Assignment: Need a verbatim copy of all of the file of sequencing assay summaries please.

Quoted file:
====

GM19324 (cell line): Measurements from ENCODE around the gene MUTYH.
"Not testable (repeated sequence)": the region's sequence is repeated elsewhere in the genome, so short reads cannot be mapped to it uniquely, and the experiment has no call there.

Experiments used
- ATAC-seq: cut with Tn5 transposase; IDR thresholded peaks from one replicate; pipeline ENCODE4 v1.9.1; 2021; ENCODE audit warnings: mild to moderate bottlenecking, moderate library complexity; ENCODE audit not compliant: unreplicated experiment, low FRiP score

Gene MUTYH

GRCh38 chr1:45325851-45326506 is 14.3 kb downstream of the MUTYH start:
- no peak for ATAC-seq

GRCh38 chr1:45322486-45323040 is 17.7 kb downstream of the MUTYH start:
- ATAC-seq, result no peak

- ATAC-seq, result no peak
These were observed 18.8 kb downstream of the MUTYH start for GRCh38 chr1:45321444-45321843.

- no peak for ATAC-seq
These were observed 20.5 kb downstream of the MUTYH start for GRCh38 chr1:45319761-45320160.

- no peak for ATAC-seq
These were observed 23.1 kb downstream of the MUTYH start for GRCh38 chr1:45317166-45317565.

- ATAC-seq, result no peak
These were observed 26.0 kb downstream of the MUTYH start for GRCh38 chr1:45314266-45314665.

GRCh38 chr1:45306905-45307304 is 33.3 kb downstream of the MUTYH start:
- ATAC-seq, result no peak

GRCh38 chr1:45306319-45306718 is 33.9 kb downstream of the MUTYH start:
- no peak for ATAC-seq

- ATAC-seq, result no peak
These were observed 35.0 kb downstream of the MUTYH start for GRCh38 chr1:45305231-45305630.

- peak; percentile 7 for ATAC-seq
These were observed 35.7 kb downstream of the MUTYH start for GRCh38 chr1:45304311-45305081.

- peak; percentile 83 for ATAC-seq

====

GM19324 (cell line): Measurements from ENCODE around the gene MUTYH.
"Not testable (repeated sequence)": the region's sequence is repeated elsewhere in the genome, so short reads cannot be mapped to it uniquely, and the experiment has no call there.

Experiments used
- ATAC-seq: cut with Tn5 transposase; IDR thresholded peaks from one replicate; pipeline ENCODE4 v1.9.1; 2021; ENCODE audit warnings: mild to moderate bottlenecking, moderate library complexity; ENCODE audit not compliant: unreplicated experiment, low FRiP score

Gene MUTYH

GRCh38 chr1:45325851-45326506 is 14.3 kb downstream of the MUTYH start:
- no peak for ATAC-seq

GRCh38 chr1:45322486-45323040 is 17.7 kb downstream of the MUTYH start:
- ATAC-seq, result no peak

- ATAC-seq, result no peak
These were observed 18.8 kb downstream of the MUTYH start for GRCh38 chr1:45321444-45321843.

- no peak for ATAC-seq
These were observed 20.5 kb downstream of the MUTYH start for GRCh38 chr1:45319761-45320160.

- no peak for ATAC-seq
These were observed 23.1 kb downstream of the MUTYH start for GRCh38 chr1:45317166-45317565.

- ATAC-seq, result no peak
These were observed 26.0 kb downstream of the MUTYH start for GRCh38 chr1:45314266-45314665.

GRCh38 chr1:45306905-45307304 is 33.3 kb downstream of the MUTYH start:
- ATAC-seq, result no peak

GRCh38 chr1:45306319-45306718 is 33.9 kb downstream of the MUTYH start:
- no peak for ATAC-seq

- ATAC-seq, result no peak
These were observed 35.0 kb downstream of the MUTYH start for GRCh38 chr1:45305231-45305630.

- peak; percentile 7 for ATAC-seq
These were observed 35.7 kb downstream of the MUTYH start for GRCh38 chr1:45304311-45305081.

- peak; percentile 83 for ATAC-seq